Note: The following article focuses on a number of topics, including suicide, that some readers may be inquistified.
In an interview with The Big Issue magazine, David Harbour discusses his mental health issues and finding fame later in life.
At the age of 26, the actor was diagnosed with bipolar disorder "after a confrontation that landed [him] in an institution," which he believes is a common result of living in poverty.
"I have always been in and out of the system. And there were times in my life when I might have ended myself on the streets, but I luckily had a family who could [help] me.
He emphasized that the social prejudice posed by mental illness can be linked back to lack of financial success.
"It''s not like a broken leg." "Scottish self-defence" is socially unacceptable, but it''s very socially unacceptable to have enough money to live on.
Harbour had previously discussed his struggles with mental health and alcoholism, with the latter becoming so violent he envisaged contemplating going on his own life.
Harbour learned a lot about how he found fame later in life and how to navigate it all.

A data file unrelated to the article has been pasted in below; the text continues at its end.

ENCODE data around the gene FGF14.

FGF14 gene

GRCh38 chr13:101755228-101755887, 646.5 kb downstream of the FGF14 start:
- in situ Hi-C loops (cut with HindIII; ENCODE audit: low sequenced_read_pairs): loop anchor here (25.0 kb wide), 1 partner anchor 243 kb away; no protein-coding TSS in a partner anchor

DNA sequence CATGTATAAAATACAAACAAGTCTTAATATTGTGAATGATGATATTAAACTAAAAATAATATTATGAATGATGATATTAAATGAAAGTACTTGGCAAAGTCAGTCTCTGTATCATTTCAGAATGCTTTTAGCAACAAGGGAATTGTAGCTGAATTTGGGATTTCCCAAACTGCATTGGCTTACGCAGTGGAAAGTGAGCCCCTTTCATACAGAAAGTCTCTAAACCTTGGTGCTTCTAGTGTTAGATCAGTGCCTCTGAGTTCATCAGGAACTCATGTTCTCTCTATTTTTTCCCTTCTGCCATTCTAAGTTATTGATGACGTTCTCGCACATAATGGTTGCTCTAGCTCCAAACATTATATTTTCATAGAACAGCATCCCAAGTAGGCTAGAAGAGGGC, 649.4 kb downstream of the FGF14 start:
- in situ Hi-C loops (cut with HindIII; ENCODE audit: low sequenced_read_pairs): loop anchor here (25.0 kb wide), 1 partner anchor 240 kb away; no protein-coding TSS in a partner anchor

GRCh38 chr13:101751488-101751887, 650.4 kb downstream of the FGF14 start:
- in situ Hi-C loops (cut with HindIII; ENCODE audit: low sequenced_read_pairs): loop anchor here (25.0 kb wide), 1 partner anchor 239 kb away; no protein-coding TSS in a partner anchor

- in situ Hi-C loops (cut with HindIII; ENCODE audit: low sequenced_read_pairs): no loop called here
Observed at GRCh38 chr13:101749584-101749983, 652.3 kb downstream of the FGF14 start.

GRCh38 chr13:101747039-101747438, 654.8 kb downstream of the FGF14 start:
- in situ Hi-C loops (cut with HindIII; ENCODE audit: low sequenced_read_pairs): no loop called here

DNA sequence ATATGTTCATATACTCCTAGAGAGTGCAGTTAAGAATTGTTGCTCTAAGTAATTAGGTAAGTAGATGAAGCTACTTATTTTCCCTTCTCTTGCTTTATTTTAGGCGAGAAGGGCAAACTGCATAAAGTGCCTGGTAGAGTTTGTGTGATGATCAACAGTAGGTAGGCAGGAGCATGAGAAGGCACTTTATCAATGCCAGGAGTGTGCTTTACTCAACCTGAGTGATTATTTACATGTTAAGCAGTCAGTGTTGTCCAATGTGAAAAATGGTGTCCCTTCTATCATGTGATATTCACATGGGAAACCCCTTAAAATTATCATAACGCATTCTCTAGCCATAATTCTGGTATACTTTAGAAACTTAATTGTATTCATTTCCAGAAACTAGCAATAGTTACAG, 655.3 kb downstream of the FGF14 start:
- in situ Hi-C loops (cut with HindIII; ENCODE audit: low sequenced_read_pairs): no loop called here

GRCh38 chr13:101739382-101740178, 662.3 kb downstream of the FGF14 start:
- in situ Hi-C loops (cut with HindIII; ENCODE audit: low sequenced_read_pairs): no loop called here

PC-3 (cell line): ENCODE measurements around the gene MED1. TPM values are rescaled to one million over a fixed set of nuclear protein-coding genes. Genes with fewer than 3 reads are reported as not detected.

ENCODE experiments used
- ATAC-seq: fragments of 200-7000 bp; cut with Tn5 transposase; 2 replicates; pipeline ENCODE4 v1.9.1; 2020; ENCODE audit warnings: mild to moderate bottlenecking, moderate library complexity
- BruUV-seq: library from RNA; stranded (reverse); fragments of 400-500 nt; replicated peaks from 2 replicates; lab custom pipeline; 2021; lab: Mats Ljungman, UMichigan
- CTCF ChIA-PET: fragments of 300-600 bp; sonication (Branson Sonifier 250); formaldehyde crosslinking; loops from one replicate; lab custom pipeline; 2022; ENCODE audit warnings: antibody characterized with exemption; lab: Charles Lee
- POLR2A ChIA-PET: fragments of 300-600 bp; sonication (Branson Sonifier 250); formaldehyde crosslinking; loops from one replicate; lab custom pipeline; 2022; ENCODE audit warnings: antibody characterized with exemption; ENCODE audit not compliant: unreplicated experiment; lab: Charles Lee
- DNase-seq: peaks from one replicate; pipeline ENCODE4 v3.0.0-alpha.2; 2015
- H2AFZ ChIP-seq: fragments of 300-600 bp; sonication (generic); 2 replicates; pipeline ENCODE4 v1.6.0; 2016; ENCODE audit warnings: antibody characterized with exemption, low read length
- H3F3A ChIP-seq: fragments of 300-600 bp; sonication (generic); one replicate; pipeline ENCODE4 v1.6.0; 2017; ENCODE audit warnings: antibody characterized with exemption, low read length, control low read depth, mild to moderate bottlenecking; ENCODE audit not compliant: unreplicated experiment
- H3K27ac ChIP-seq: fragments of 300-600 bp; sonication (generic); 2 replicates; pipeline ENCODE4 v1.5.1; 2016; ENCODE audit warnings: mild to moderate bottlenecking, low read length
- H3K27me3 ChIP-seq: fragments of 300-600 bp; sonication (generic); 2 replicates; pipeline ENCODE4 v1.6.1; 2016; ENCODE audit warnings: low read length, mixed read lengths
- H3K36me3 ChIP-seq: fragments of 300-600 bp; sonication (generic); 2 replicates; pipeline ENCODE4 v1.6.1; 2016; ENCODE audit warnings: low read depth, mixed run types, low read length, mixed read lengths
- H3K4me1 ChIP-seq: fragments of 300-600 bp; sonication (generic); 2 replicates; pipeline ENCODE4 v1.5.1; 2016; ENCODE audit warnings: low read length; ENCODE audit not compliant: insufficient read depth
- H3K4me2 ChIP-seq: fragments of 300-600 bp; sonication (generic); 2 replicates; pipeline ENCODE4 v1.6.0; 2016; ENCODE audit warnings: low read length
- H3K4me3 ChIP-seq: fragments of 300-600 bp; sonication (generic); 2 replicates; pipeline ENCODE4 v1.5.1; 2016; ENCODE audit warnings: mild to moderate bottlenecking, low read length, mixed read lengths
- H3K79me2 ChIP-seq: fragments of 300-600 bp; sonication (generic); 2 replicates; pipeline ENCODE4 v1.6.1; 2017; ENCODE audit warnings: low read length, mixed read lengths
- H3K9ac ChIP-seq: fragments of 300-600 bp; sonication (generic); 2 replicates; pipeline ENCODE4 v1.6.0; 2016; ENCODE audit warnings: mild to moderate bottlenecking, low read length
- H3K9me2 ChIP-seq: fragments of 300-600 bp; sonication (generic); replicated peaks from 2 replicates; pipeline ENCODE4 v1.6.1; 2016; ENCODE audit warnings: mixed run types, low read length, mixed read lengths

"I was diagnosed at the age of 35 and in my mind, I''d been fairly successful," Harbour said. "I could pay the rent on an apartment, have food on the table, and I was very pleased about that."
And then Stranger Things happened, and it made Harbour a profoundly overnight sensation. It even ended up giving him a role as the Red Guardian in the Marvel Cinematic Universe.
"It was different from what I''ve ever experienced in my career," Harbour said. "One by one I started receiving tons of text messages saying: "Stranger Things is amazing, I love this show!" I''ve never experienced it before or since. It was a magical moment. I was unaware that the reviews and numbers had not come in, but I knew at that point it was something special that really touched people."
Season 4 of Stranger Things will be released in two parts, with the first on Netflix between May 27 and July 1. Part 1 is now available.
If you''ve been affected by the issues discussed in this book, your local authority is Samaritans on 116 123 (www.samaritans.org) or Mind on 0300 123 3393 (www.mind.org.uk). Mental health.gov is encouraged for children in the United States to visit the site.